Summary: Jesus' teaching and commands in the Sermon on the Mount strike at the root of our personalities and stand in contrast to our most basic instincts. But if we are to break the cycles of violence and persecution, and experience God's kingdom fully, we have t
So, perhaps you've heard. When Jesus came to earth, the whole point was so that people could see and learn about this "new thing" that God was doing. When our Lord took flesh and walked among us as Jesus Christ, it was so that God's kingdom might be established on earth! And as we've been learning in Bible Study, there were a lot of people back then who didn't like this "new thing." They didn't like what Jesus was saying. They didn't appreciate that Jesus was trying to change things; just like a lot of us these days don't much appreciate change. But as Jesus walked around Galilee, as he healed people, and ate with the sinners and outcasts, there were also a whole lot of people who became hungry for more. So as the crowds start getting pretty big, Jesus decides it time to start really teaching them what this "new thing" is all about. So Jesus climbs up onto the side of a hill, and he begins preaching to the crowds in what we now call the Sermon on the Mount.
Now, in case it hasn't become clear yet in our study of the Sermon on the Mount in previous weeks, let me say quite plainly that these words strike at the heart of what Jesus was about. The Sermon on Mount contains Jesus' most basic and clear teaching about the essence of this "new thing" God is doing. Here is Jesus' teaching about what God's kingdom actually, really looks like! Jesus is telling us what it is like to be a part of God's kingdom! And the thing about God's kingdom that becomes abundantly clear in Jesus' words to the crowds is that it is radically different from the ways of the world; it's even radically different from these laws they have been following for generations! What Jesus is teaching here even goes down deep to the roots of our personalities and stands in contrast to our "natural tendencies." Last week we struggled with Jesus' command to let go of our anger and to seek forgiveness and reconciliation with our brothers and sisters. This week's challenge is pure, unconditional love!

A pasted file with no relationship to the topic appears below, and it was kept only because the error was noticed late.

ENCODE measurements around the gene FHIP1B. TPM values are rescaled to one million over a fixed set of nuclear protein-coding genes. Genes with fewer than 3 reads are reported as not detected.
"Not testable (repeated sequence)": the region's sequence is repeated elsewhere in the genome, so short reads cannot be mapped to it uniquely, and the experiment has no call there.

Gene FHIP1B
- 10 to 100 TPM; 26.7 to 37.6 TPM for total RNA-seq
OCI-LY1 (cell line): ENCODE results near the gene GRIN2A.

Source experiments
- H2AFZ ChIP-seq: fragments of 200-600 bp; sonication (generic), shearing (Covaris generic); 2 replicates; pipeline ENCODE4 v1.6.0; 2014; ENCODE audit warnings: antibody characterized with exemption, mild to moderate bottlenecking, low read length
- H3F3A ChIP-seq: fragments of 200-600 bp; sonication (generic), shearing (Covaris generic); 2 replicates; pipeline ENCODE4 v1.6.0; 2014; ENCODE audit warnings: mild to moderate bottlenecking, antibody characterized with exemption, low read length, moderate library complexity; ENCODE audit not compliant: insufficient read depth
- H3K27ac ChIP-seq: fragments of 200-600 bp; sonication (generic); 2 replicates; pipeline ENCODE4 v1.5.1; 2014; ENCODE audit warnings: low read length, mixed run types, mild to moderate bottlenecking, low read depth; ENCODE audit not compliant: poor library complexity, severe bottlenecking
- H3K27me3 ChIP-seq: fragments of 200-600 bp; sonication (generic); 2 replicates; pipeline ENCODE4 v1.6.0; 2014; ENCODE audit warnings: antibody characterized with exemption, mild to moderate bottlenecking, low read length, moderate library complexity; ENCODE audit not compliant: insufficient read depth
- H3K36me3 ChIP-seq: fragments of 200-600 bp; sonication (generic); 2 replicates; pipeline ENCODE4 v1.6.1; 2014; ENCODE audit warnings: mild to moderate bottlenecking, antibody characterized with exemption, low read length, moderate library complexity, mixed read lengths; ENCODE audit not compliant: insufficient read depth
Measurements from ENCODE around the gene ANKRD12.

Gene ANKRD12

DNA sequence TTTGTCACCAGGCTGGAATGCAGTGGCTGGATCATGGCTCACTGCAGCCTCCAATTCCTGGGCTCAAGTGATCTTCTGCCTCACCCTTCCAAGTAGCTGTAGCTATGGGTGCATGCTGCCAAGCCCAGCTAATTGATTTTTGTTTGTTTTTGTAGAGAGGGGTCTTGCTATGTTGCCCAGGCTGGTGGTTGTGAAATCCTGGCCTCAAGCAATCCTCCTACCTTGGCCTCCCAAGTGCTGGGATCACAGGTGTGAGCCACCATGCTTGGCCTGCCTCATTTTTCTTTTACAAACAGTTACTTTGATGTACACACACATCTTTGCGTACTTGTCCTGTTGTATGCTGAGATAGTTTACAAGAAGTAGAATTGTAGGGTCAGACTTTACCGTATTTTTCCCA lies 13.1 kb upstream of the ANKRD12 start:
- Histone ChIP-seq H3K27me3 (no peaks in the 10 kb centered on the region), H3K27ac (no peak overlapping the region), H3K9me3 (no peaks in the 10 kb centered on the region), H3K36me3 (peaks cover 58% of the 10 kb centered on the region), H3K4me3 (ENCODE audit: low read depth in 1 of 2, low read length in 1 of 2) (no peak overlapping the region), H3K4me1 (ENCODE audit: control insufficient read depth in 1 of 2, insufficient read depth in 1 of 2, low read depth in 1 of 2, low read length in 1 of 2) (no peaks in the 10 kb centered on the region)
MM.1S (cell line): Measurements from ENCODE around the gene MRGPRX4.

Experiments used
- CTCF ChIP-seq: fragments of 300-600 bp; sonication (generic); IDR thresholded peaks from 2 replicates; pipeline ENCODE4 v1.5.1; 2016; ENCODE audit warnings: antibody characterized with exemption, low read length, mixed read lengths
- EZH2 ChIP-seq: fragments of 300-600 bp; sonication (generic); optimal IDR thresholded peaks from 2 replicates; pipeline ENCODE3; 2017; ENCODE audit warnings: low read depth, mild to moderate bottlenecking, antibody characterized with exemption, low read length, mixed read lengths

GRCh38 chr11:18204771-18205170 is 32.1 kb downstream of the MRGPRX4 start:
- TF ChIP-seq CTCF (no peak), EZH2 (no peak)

You see, God in Christ Jesus is looking at the world and seeing cycles of hate and violence. The old laws only went so far as to command that we not bring harm to other people. Jesus is now saying, "That's not good enough!" Not only are we not to bring harm to others, Jesus tells us we are to love others; neighbors and enemies alike! Jesus' Sermon here and elsewhere is a portrait of the very heart of God, one who loves the unlovable, comes among us in Christ, suffers our worst, and rises to forgive us! This is the way of God's kingdom! So the question for us is, "Will the circle be unbroken?" Will we say that Jesus' command is too hard and continue to harbor hate in our hearts and act in violence to others? Will we continue these terrible cycles that harm so many people, or will we embrace God's "new way" of love? What Jesus is asking of us here is to embrace love in such a way that we refuse to play the opponent's game of hatred and violence. I have to say to you that we would be kidding ourselves if we glossed over Jesus' words here and didn't take them seriously. What he said is extremely difficult to live out in reality, maybe even close to impossible. But God has made us as good people, we can break the circles of hate and violence, we can love as Jesus loves. Jesus has even shown us and taught us how to do this, and it begins by letting go of our desire for revenge.